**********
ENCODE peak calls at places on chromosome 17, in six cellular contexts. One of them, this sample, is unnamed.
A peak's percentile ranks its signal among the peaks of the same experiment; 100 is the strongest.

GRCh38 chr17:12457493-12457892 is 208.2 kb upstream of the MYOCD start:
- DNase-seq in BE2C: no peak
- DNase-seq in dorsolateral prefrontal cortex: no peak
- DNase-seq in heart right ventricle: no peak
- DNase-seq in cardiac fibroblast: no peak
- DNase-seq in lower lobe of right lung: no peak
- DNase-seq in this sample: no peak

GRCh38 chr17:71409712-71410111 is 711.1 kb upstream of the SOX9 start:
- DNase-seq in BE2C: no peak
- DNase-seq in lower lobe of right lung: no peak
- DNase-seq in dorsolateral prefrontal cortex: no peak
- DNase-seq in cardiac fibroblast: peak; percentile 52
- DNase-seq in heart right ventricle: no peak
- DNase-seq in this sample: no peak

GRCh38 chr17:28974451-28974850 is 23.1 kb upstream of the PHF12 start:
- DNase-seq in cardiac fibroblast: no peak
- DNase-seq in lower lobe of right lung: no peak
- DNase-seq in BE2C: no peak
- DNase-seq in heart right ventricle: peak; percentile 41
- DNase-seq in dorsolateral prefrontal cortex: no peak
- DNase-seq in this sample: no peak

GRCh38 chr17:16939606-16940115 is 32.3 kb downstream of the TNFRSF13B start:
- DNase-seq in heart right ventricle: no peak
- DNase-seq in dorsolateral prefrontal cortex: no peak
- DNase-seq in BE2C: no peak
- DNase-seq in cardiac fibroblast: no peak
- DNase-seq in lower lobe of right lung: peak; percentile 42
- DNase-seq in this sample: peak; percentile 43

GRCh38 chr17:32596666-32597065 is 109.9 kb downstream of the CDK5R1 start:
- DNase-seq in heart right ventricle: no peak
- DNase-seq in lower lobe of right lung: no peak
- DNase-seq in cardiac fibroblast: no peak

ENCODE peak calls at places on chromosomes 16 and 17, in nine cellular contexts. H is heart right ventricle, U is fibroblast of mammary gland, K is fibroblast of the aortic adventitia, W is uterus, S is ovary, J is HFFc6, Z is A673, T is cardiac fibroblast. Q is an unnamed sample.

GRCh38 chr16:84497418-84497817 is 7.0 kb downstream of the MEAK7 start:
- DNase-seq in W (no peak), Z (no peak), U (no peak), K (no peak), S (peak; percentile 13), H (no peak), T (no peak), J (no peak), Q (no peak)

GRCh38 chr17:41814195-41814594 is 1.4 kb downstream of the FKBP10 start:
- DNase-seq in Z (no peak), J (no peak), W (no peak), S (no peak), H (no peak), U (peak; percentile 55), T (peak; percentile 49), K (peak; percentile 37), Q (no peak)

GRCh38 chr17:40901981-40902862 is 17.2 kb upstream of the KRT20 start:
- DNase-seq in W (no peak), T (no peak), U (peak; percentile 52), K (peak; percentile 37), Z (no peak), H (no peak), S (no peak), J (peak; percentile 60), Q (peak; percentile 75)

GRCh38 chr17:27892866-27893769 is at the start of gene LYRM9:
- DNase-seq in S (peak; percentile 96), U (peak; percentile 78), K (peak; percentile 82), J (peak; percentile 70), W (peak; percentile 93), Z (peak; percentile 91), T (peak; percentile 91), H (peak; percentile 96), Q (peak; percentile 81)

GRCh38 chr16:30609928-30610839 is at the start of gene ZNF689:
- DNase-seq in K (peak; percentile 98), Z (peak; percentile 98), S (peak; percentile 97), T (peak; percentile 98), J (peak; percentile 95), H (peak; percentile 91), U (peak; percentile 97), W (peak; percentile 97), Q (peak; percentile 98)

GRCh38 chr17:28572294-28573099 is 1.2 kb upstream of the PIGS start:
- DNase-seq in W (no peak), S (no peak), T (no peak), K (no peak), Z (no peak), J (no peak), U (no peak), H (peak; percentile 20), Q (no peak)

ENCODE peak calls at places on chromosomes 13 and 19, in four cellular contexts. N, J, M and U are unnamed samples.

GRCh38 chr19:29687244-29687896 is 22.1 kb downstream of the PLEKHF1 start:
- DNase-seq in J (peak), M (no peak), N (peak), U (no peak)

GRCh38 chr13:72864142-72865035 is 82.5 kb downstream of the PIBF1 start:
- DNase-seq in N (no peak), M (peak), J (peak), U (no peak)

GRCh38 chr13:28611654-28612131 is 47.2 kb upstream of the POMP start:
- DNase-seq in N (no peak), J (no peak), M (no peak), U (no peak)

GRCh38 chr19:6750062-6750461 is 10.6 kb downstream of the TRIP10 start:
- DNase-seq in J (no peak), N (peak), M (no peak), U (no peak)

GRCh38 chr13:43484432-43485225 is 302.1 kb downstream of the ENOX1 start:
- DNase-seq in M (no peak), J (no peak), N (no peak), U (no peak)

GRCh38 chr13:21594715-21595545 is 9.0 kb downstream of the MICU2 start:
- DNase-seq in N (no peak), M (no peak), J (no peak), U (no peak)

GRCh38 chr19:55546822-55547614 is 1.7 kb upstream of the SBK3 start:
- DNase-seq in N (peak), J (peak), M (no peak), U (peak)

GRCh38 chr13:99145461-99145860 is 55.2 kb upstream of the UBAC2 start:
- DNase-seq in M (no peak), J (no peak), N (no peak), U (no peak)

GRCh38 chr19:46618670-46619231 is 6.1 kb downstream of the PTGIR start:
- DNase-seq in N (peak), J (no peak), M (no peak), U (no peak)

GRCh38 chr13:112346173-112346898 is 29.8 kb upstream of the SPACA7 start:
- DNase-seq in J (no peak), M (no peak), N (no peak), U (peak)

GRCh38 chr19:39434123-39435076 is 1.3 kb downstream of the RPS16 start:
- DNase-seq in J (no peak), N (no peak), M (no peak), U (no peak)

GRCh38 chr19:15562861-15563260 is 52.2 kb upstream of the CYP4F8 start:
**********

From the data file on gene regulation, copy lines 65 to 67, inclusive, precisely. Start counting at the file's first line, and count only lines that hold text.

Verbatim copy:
GRCh38 chr19:46618670-46619231 is 6.1 kb downstream of the PTGIR start:
- DNase-seq in N (peak), J (no peak), M (no peak), U (no peak)

GRCh38 chr13:112346173-112346898 is 29.8 kb upstream of the SPACA7 start: